With Movea’s new technology, viewers will be able to change channels, adjust the volume, rewind a movie, browse the Internet, or control myriad other functions with simple physical gestures. (Source: Movea)
Many of today's electronic products rely heavily on the coolness factor, as well as the coolness-in-marketing factor.
@charles, problem that the manufacturers are facing is, there is lack of innovation that is happening in televisions these days. Moreover 3D which was supposed to be the next big thing in television industry didnt get positive reviews. Hence manufacturers are forced to implement such cool factor to distinguish their product from the rival products.
I would recommend someone install a ringer or beeper so I can call, hear an audible then start searching.
@bobjengr, that is a great Idea. I think we need to have such beepers installed in keys,wallet, remotes etc which we usually misplace. We should have an app installed in our mobile which will control all these beepers. This will make finding back the misplaced items easy.
Hey Bobjengr, the kids are the worst with remotes. My kids find the weirdest places to misplace them. I'll find the cable remote in the kitchen, the TV remote under the couch, and the DVD remote on the stairs. It doesn't follow any logic, which makes it that much harder to find them. Asking the kids is no help at all.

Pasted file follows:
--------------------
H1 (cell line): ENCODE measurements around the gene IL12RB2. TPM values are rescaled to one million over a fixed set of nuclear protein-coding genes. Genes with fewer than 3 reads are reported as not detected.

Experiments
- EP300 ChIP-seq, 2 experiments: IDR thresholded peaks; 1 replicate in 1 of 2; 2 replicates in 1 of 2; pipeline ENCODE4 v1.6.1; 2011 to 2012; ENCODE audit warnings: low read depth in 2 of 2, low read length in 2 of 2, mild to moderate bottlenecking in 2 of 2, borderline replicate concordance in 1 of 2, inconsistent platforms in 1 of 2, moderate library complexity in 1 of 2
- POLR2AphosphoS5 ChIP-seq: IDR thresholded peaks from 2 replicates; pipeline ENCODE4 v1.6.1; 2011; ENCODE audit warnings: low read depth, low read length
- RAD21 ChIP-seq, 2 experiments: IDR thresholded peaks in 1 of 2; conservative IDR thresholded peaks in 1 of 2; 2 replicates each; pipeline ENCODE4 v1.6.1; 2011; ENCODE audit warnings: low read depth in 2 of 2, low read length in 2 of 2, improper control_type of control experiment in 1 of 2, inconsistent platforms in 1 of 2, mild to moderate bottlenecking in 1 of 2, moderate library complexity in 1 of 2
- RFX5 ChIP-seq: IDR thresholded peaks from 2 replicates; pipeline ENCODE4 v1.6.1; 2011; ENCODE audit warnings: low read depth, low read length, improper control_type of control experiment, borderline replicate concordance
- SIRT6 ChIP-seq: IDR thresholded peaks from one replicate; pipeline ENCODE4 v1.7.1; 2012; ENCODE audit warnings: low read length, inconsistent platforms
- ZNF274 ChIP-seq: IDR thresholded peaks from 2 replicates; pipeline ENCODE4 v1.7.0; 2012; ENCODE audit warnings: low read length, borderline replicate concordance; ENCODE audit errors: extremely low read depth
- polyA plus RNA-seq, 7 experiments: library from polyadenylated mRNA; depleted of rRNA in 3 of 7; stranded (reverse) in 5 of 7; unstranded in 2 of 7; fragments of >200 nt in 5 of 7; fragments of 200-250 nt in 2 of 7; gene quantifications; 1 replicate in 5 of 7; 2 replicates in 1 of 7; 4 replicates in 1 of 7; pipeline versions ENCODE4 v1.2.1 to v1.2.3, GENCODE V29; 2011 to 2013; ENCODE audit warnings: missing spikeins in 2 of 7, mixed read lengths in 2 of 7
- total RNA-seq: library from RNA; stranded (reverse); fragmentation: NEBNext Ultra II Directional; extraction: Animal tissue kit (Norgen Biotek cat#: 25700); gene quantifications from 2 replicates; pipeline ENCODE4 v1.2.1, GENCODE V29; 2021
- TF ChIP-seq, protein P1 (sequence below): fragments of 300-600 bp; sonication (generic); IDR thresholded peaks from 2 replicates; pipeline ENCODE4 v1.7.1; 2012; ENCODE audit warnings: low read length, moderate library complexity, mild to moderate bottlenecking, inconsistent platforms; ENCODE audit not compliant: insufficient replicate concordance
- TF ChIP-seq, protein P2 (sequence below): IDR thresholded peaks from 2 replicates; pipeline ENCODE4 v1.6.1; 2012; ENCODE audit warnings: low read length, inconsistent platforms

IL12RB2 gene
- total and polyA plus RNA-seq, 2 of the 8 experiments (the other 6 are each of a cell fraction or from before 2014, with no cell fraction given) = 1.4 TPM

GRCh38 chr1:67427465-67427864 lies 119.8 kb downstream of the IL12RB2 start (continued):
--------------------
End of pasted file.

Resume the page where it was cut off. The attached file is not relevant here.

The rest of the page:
Rob--Good comment. My grandchildren constantly misplace or hide the remote. This is just about the only useful application I can see for this emerging technology. I would recommend someone install a ringer or beeper so I can call, hear an audible then start searching. That would be much more beneficial for me right now. I don't do video games so I'm sure this advancement is in line with the younger members of our society.
Usually, I don't like using innovations like this one, especially when I've grown accustomed to the traditional method -- in this case, the conventional, ultra-simple remote. But I'm taking the other side on this. Having spent the last four years watching my son's college basketball games (it's too far to travel to weekday games) on my laptop, which has been hooked up to my television, I see the advantage of the gesture methodology described here. Getting to the school's website for every game, scrolling through the Internet sites of various opposing teams with a touchpad, trying to watch the TV screen while my finger moved the cursor across the laptop display, I came to understand the problems of using a laptop that's attached to a TV set. There's gotta be a better way, and I'm willing to try gestures in my search for that better way.
The question of whether engineers could have foreseen the shortcut maintenance procedures that led to the crash of American Airlines Flight 191 in 1979 will probably linger for as long as there is an engineering profession.
More than 35 years later, the post-mortem on one of the country’s worst engineering disasters appears to be simple. A contractor asked for a change in an original design. The change was approved by engineers, later resulting in a mammoth structural collapse that killed 114 people and injured 216 more.
If you’re an embedded systems engineer whose analog capabilities are getting a little bit rusty, then you’ll want to take note of an upcoming Design News Continuing Education Center class, “Analog Design for the Digital World,” running Monday, Nov. 17 through Friday, Nov. 21.
Focus on Fundamentals consists of 45-minute on-line classes that cover a host of technologies. You learn without leaving the comfort of your desk. All classes are taught by subject-matter experts and all are archived. So if you can't attend live, attend at your convenience.